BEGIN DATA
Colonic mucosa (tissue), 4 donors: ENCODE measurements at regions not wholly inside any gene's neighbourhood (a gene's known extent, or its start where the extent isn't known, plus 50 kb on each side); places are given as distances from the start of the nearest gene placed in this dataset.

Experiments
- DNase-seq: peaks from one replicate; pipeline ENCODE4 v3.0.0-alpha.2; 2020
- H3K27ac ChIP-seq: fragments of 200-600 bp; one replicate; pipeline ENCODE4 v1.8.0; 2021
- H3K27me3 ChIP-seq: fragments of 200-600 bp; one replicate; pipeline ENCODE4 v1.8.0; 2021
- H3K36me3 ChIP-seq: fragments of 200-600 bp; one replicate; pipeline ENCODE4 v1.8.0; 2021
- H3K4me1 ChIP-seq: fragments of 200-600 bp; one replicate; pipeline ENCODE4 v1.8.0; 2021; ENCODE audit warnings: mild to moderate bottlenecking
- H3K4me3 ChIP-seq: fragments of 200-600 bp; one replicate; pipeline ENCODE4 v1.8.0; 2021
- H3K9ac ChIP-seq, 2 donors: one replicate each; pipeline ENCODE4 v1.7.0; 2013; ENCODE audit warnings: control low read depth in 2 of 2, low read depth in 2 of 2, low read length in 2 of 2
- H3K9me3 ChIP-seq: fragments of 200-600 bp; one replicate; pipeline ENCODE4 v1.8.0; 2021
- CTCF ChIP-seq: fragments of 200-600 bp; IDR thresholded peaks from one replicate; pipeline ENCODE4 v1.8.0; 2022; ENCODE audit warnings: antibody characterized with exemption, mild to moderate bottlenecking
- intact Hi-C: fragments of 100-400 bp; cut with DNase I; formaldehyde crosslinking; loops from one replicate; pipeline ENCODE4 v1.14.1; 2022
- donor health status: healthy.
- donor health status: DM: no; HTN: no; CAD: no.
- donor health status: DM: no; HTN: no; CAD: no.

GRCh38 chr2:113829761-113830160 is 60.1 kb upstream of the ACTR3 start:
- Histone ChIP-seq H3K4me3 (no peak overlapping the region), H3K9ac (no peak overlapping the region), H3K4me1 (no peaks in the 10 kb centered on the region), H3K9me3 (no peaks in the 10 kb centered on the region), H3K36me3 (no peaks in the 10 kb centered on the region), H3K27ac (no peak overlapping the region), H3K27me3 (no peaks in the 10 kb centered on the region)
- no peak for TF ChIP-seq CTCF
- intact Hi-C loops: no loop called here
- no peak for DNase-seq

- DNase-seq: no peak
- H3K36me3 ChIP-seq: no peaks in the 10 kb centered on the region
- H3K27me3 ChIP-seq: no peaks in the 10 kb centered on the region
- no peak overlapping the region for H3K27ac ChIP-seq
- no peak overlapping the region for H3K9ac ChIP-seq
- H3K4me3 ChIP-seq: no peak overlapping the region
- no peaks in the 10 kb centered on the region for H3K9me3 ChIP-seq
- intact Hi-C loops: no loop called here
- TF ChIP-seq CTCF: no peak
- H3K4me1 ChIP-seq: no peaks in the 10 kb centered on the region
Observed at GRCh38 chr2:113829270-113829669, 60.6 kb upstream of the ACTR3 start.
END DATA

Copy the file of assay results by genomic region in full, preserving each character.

Colonic mucosa (tissue), 4 donors: ENCODE measurements at regions not wholly inside any gene's neighbourhood (a gene's known extent, or its start where the extent isn't known, plus 50 kb on each side); places are given as distances from the start of the nearest gene placed in this dataset.

Experiments
- DNase-seq: peaks from one replicate; pipeline ENCODE4 v3.0.0-alpha.2; 2020
- H3K27ac ChIP-seq: fragments of 200-600 bp; one replicate; pipeline ENCODE4 v1.8.0; 2021
- H3K27me3 ChIP-seq: fragments of 200-600 bp; one replicate; pipeline ENCODE4 v1.8.0; 2021
- H3K36me3 ChIP-seq: fragments of 200-600 bp; one replicate; pipeline ENCODE4 v1.8.0; 2021
- H3K4me1 ChIP-seq: fragments of 200-600 bp; one replicate; pipeline ENCODE4 v1.8.0; 2021; ENCODE audit warnings: mild to moderate bottlenecking
- H3K4me3 ChIP-seq: fragments of 200-600 bp; one replicate; pipeline ENCODE4 v1.8.0; 2021
- H3K9ac ChIP-seq, 2 donors: one replicate each; pipeline ENCODE4 v1.7.0; 2013; ENCODE audit warnings: control low read depth in 2 of 2, low read depth in 2 of 2, low read length in 2 of 2
- H3K9me3 ChIP-seq: fragments of 200-600 bp; one replicate; pipeline ENCODE4 v1.8.0; 2021
- CTCF ChIP-seq: fragments of 200-600 bp; IDR thresholded peaks from one replicate; pipeline ENCODE4 v1.8.0; 2022; ENCODE audit warnings: antibody characterized with exemption, mild to moderate bottlenecking
- intact Hi-C: fragments of 100-400 bp; cut with DNase I; formaldehyde crosslinking; loops from one replicate; pipeline ENCODE4 v1.14.1; 2022
- donor health status: healthy.
- donor health status: DM: no; HTN: no; CAD: no.
- donor health status: DM: no; HTN: no; CAD: no.

GRCh38 chr2:113829761-113830160 is 60.1 kb upstream of the ACTR3 start:
- Histone ChIP-seq H3K4me3 (no peak overlapping the region), H3K9ac (no peak overlapping the region), H3K4me1 (no peaks in the 10 kb centered on the region), H3K9me3 (no peaks in the 10 kb centered on the region), H3K36me3 (no peaks in the 10 kb centered on the region), H3K27ac (no peak overlapping the region), H3K27me3 (no peaks in the 10 kb centered on the region)
- no peak for TF ChIP-seq CTCF
- intact Hi-C loops: no loop called here
- no peak for DNase-seq

- DNase-seq: no peak
- H3K36me3 ChIP-seq: no peaks in the 10 kb centered on the region
- H3K27me3 ChIP-seq: no peaks in the 10 kb centered on the region
- no peak overlapping the region for H3K27ac ChIP-seq
- no peak overlapping the region for H3K9ac ChIP-seq
- H3K4me3 ChIP-seq: no peak overlapping the region
- no peaks in the 10 kb centered on the region for H3K9me3 ChIP-seq
- intact Hi-C loops: no loop called here
- TF ChIP-seq CTCF: no peak
- H3K4me1 ChIP-seq: no peaks in the 10 kb centered on the region
Observed at GRCh38 chr2:113829270-113829669, 60.6 kb upstream of the ACTR3 start.